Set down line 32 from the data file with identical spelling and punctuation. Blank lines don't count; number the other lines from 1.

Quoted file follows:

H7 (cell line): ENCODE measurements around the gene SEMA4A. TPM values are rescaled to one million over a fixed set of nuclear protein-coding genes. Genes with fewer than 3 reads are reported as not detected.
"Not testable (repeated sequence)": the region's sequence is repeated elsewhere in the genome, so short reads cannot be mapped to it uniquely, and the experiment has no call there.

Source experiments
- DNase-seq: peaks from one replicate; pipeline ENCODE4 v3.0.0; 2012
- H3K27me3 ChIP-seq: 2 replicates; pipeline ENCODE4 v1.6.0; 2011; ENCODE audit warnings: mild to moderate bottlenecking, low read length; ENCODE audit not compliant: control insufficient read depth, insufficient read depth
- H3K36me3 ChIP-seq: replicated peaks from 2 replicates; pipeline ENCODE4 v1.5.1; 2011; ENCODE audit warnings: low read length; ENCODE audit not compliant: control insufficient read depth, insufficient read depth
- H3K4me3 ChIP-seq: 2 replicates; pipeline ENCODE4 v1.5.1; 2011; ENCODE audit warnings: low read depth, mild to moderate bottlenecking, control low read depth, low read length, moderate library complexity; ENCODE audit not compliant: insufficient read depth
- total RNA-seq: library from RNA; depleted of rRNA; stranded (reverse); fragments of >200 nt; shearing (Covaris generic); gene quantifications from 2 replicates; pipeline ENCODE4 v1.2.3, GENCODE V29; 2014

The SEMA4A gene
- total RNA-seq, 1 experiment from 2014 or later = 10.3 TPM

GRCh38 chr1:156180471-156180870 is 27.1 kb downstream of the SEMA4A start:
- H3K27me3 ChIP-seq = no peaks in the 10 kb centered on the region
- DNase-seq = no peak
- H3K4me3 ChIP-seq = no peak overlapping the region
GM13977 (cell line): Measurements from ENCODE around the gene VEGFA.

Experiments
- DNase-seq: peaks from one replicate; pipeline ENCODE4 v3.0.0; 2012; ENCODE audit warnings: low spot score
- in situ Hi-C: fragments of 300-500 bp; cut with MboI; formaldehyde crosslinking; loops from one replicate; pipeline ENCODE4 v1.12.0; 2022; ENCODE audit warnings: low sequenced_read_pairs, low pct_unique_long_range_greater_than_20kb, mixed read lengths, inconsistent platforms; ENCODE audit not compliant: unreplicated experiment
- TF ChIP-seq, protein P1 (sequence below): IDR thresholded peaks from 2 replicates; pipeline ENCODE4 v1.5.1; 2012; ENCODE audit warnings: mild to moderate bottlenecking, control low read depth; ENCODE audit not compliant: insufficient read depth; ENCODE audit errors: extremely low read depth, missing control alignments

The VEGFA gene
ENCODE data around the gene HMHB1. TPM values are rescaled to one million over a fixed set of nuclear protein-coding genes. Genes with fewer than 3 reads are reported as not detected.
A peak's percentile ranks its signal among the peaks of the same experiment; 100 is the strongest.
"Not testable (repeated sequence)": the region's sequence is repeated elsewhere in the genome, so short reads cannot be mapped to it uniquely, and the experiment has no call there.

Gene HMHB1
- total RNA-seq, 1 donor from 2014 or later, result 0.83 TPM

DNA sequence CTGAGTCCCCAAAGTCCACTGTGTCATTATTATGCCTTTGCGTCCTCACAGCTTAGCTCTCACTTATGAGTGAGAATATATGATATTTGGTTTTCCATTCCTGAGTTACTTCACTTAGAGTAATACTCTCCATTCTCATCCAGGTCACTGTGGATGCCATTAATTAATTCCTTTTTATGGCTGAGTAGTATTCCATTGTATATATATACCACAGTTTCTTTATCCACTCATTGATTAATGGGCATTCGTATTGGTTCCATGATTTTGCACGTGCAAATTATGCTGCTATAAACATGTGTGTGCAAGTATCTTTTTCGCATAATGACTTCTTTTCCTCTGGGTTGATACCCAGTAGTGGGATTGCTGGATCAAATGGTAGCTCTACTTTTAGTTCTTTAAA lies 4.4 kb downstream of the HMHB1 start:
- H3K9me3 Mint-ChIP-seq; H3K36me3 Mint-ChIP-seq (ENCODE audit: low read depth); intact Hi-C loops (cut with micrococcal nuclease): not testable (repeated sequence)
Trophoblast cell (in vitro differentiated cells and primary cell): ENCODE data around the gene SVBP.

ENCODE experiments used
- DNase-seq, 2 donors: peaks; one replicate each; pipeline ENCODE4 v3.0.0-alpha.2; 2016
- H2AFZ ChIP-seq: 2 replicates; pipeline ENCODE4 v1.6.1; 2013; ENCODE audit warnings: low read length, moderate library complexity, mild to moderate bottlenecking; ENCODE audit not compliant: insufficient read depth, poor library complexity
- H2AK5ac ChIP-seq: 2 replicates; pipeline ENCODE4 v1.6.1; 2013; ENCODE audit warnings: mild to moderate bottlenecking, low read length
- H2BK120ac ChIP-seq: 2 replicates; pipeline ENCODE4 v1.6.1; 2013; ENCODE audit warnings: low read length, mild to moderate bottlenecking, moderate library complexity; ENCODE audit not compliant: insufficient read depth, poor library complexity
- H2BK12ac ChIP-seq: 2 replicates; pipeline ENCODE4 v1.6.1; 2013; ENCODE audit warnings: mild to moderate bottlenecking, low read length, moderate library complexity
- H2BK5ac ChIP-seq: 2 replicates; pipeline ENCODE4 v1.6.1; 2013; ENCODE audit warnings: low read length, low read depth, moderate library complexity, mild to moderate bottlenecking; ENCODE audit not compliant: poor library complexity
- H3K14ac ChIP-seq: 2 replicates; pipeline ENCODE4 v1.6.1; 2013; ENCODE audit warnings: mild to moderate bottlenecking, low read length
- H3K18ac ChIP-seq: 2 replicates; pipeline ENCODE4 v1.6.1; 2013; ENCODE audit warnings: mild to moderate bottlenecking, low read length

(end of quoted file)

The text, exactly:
- H2AK5ac ChIP-seq: 2 replicates; pipeline ENCODE4 v1.6.1; 2013; ENCODE audit warnings: mild to moderate bottlenecking, low read length